Never work on any electrical parts until you are sure no electricity is going to your wires. Unplug any device before doing any work to it, including changing a light bulb! If you're unsure of your abilities there are many step by step instructions and videos that can be found online, or consult with a qualified electrical or other professional. Always stay under the maximum rated usage of any part you are using, specs can always be found on the product page where you purchased from. Cloth covered wire is a specialty product intended for lamp restorations and light-duty applications, it is not intended to carry a heavy electrical load and should not be used for larger appliances, high heat settings, or to carry other heavy electrical currents. 

  • Routinely check your electrical appliances and wiring for any signs of damage.
  • When removing a plug from an outlet, pull the plug, NOT the wire!
  • Frayed wires can cause fires. Replace all worn, old or damaged appliance cords immediately.
  • Replace any electrical device if it causes even small electrical shocks, overheats, shorts out, or gives off smoke or sparks.
  • Keep electrical appliances away from wet floors and counters; pay special care to bathroom and kitchen applications.
  • Do not allow children to play with or around electrical appliances and wiring.

- In AC wiring: black is HOT, white is NEUTRAL, green (if present) is GROUND

   OR if European coloring, brown is HOT and blue is NEUTRAL

   OR if wires are same color the "marked" wire (usually a stripe) is NEUTRAL, the "unmarked" wire is HOT. 

   Note: For parallel cord, the "mark" is a ridge on one side of the cord: the ridged side is neutral, the smooth side is hot.

- All sockets are polarized, the brass terminal is the HOT, the silver is the NEUTRAL.

- The larger blade on a polarized plug end is the NEUTRAL. The other is HOT.

- A switch opens and closes the HOT side of the wire ONLY.


Frequently Asked Questions

1. What is the difference between the various wire styles?

We offer 5 different styles of cloth covered wire, each with their distinct characteristics:

  • Twisted 2-wire - Has 2 conductors each individually wrapped in cloth, then twisted around each other creating a spiral look
  • Parallel 2-wire - Is similar to a modern day lamp cord (SPT-1 wire), where the 2 conductors are molded together side-by-side in a flat cord, which is then covered in cloth
  • Round 3-wire (AKA Pulley Cord) - Has the 3 conductors inside a perfectly rounded jacket (SVT-3 wire), which is then covered in cloth
  • Overbraid 3-wire - Has the 3 conductors twisted around each other, but instead of being in a rounded jacket, they are left as-is and then covered in cloth, leaving the spiral look visible beneath the cloth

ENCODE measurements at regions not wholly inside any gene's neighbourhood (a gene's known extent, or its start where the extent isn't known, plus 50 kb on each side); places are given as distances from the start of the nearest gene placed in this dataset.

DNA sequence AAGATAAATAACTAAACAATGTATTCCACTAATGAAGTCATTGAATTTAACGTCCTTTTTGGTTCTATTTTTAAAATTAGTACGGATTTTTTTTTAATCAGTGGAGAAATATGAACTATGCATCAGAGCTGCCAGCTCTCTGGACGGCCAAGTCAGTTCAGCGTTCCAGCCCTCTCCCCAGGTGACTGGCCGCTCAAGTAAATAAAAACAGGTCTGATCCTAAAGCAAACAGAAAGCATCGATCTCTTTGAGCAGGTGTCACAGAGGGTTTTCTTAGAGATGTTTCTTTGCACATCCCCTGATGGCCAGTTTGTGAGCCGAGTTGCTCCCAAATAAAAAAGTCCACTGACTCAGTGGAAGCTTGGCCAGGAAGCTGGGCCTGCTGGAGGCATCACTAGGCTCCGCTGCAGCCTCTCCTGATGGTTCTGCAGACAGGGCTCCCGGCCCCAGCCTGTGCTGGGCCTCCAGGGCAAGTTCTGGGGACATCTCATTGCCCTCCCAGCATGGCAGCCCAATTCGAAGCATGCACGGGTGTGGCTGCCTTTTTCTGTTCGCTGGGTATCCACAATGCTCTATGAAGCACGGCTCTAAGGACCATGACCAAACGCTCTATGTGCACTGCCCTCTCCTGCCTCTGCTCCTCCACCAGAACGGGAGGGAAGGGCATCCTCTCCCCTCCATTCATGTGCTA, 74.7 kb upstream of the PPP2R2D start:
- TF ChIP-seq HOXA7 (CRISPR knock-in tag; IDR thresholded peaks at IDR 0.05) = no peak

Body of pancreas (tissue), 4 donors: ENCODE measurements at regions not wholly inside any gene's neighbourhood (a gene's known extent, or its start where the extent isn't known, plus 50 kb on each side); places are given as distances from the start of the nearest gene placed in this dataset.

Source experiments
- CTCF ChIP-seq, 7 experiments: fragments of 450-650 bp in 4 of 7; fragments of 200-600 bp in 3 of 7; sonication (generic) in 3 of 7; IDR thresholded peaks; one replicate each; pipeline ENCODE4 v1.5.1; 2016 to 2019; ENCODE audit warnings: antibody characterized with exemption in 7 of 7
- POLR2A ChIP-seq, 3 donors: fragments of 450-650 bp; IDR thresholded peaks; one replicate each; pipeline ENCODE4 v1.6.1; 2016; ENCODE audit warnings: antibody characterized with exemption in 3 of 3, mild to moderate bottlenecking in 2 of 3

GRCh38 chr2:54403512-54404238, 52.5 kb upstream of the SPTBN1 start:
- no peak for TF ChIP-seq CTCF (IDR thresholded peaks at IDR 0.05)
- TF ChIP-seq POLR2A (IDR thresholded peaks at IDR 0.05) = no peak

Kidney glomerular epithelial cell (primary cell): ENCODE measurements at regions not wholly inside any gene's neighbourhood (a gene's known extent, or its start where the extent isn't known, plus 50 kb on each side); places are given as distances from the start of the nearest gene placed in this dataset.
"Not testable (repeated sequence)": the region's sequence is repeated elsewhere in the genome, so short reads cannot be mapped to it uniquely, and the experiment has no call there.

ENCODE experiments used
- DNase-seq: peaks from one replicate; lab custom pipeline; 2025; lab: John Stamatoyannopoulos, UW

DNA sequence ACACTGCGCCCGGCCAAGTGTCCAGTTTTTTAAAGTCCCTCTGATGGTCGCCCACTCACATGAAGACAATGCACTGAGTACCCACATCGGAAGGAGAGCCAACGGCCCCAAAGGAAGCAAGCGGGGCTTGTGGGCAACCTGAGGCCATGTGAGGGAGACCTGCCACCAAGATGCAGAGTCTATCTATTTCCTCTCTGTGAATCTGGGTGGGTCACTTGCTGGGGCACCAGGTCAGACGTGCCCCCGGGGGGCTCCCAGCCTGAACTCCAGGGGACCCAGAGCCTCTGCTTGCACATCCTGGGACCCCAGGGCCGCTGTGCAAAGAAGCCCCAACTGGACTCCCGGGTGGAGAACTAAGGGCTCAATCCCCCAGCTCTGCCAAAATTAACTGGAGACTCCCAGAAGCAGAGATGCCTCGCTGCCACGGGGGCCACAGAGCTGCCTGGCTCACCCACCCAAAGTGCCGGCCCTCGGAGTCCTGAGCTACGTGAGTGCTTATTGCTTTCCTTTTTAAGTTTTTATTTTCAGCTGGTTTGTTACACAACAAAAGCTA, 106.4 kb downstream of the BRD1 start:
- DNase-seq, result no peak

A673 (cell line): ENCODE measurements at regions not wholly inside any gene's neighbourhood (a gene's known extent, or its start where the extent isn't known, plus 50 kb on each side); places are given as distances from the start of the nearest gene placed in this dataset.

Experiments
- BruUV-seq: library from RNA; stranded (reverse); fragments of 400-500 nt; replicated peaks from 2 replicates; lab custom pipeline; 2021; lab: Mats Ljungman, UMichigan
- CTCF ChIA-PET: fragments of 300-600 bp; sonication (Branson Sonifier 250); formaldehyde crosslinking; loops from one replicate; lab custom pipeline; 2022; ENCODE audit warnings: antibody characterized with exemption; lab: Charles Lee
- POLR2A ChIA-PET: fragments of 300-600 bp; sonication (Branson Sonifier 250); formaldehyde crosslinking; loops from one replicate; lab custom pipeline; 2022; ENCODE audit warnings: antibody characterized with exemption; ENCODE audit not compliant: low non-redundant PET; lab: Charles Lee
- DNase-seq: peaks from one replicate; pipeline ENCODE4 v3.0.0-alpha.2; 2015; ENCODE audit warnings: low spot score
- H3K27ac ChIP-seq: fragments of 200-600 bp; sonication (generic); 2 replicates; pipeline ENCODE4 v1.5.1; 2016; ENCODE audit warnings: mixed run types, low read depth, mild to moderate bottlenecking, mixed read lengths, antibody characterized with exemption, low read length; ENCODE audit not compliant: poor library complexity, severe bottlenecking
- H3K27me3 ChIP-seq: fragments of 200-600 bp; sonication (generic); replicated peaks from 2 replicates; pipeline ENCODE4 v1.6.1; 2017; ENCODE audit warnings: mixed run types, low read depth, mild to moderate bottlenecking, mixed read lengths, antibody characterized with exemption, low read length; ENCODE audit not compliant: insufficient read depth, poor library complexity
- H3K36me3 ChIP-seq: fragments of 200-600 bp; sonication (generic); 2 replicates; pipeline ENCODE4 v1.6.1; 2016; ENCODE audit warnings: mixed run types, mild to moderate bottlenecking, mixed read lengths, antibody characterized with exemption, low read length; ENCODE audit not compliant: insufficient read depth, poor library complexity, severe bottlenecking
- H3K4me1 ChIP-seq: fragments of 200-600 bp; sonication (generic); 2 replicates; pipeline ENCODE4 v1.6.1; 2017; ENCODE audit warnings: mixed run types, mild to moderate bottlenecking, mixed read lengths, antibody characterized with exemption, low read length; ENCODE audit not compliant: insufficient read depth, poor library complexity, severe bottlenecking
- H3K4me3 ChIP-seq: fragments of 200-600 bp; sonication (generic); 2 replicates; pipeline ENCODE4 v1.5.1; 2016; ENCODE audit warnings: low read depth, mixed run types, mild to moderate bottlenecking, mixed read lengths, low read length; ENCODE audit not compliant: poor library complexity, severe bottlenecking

• Twisted 3-wire - Is similar to the twisted 2-wire, only with a 3rd conductor.
2. What gauge is the wire? What gauge do I need for my project?
Most of the wire we offer is 18 gauge, we now also offer some 16 gauge and 14 gauge options which can be found here. Gauge refers to the thickness of the wire, the LOWER the number the THICKER the wire (so the 16 gauge wire is a "heavier gauge" than the 18). The gauge wire you need is determined by the draw from whatever you are powering and the length of wire you are using, unfortunately we cannot make recommendations as to what gauge you need for your specific application, you must determine this yourself or with an electrician or other professional if you are unsure. The specifications of each wire is on the product page.
3. What is the difference between the Cotton and Rayon cloth?
Both of these fabrics are considered historically accurate reproductions of vintage cloth covered cotton and silk wiring (with rayon replacing silk as a safer material). The cotton cloth is a less shiny more subtle color, and the rayon is a shiny more vibrant color. Some consider the cotton to be a more industrial look, while the rayon is a more elegant look, but don't be tied to these conceptions: it's all up to personal preference and what feel you want for your project!
4. How do I strip cloth covered cord, prep for attachments and prevent fraying?
Overall it's very easy to work with, but we did make a blog post with some tips and tricks in case you need extra help: Cloth cord tutorial
5. Are the antique style light bulbs and sockets universal?
All of the parts we stock are very universal and interchangeable with each other, and also with most other standard lighting parts available. All of our bulbs and sockets are "medium base" E26 threads, which is the most common size found in most American fixtures: when someone says a "normal" light bulb, this is the size they are talking about. The one exception is our "small base" E12 candelabra bulb, which would be considered a standard amongst most chandelier bulbs.
6. Do the light bulbs work on any voltage?
Standard household voltage in the United States and some other countries is 110/120 volts, but many other countries operate on a 220/240 volt system. All of our bulbs are rated for use on 110/120, but our 60 watt bulbs will NOT operate on a 220/240 volt system. For countries with this voltage, the Marconi, Radio, Tubular, and G30 bulbs come in a 30 watt version that does work on both systems, just be aware that a bulb rated at "30 watts on 120 volts", when used on 220/240 volts will be much brighter, closer to 60 watts on that system. 
7. Is the E26 thread size (North American standard) compatible with the E27 size of many other countries?
Short answer? These two sizes are generally considered interchangeable, here is a link to some information about the two sizes on Wikipedia: 
Under "types", the 4th paragraph gives some information on the 2 types, and says they are interchangeable. They are not exactly the same though and if you plan to use our sockets or bulbs in other countries you will have to weight the pros/cons of mixing and matching the parts.
8. Should the cardboard be left in the brass sockets? Why is there a dimple on the threads?
YES!!! The cardboard should NOT be removed, it acts as an insulator inside the socket, and as a protection lip around the threaded base of a bulb when one is in place.